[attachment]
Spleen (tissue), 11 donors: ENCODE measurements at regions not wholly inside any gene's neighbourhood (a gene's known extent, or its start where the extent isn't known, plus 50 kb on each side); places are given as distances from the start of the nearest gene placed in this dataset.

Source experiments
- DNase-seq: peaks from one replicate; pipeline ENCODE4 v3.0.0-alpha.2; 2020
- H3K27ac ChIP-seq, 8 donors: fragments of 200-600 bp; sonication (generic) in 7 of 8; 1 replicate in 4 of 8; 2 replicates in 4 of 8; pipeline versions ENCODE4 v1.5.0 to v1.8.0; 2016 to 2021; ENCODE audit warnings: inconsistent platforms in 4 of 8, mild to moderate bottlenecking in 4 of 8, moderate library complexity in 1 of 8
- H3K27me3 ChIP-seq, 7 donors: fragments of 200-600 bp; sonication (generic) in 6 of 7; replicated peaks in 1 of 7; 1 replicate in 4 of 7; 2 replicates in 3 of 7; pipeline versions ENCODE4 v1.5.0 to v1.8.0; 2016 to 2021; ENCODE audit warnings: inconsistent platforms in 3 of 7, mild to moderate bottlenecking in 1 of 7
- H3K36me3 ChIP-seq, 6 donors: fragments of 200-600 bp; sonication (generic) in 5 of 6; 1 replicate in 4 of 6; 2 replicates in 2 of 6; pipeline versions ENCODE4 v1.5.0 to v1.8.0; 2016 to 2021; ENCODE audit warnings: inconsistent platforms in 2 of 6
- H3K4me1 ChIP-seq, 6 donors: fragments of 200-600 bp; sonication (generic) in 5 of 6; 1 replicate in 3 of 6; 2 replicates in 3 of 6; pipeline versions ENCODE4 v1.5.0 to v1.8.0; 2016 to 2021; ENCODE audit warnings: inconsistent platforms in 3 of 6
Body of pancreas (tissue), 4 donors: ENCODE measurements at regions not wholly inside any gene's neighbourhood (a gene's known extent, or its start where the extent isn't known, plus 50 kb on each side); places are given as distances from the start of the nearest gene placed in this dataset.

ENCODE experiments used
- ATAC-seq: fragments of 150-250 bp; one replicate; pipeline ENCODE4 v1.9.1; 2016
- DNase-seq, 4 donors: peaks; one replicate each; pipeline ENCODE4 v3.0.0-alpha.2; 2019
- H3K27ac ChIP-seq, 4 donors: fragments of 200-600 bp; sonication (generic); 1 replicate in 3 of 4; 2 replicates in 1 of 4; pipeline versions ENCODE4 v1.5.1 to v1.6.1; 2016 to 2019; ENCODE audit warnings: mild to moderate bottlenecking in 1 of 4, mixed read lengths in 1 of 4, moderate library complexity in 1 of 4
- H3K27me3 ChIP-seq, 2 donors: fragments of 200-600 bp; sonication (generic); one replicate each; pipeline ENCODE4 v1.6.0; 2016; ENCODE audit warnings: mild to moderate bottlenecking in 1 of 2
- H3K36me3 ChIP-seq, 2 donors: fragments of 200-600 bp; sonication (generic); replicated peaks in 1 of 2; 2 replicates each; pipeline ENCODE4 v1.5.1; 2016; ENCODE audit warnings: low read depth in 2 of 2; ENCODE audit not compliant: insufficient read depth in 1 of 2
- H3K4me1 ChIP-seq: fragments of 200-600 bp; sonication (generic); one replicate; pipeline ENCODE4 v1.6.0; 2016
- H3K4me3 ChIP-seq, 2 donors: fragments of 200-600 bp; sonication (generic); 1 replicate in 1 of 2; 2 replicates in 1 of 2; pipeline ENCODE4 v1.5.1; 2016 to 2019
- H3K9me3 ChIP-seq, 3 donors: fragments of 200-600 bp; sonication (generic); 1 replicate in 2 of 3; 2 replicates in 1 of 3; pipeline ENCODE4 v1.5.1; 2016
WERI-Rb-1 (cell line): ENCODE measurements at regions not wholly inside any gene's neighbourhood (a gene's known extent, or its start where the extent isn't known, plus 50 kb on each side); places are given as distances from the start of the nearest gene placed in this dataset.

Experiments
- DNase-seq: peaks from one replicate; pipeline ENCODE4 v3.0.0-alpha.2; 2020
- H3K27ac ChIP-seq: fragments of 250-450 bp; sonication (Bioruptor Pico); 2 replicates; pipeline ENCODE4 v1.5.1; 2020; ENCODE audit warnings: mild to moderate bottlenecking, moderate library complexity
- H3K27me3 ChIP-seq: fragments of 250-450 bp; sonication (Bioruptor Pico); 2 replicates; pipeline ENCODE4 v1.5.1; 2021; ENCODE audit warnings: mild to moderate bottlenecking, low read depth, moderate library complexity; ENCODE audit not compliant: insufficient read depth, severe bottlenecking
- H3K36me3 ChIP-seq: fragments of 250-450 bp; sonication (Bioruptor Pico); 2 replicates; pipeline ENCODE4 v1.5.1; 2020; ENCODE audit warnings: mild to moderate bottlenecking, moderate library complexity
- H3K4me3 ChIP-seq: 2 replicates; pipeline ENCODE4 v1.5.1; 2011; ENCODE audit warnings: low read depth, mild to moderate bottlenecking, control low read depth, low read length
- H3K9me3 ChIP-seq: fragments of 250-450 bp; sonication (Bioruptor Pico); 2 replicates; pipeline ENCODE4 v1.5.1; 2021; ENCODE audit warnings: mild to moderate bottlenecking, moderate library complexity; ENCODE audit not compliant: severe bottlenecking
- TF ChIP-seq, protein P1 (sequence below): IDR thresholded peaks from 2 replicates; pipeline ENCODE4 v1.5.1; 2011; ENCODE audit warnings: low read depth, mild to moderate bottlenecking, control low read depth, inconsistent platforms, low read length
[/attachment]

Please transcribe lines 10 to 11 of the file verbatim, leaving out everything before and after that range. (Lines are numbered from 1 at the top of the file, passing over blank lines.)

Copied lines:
- ATAC-seq: fragments of 150-250 bp; one replicate; pipeline ENCODE4 v1.9.1; 2016
- DNase-seq, 4 donors: peaks; one replicate each; pipeline ENCODE4 v3.0.0-alpha.2; 2019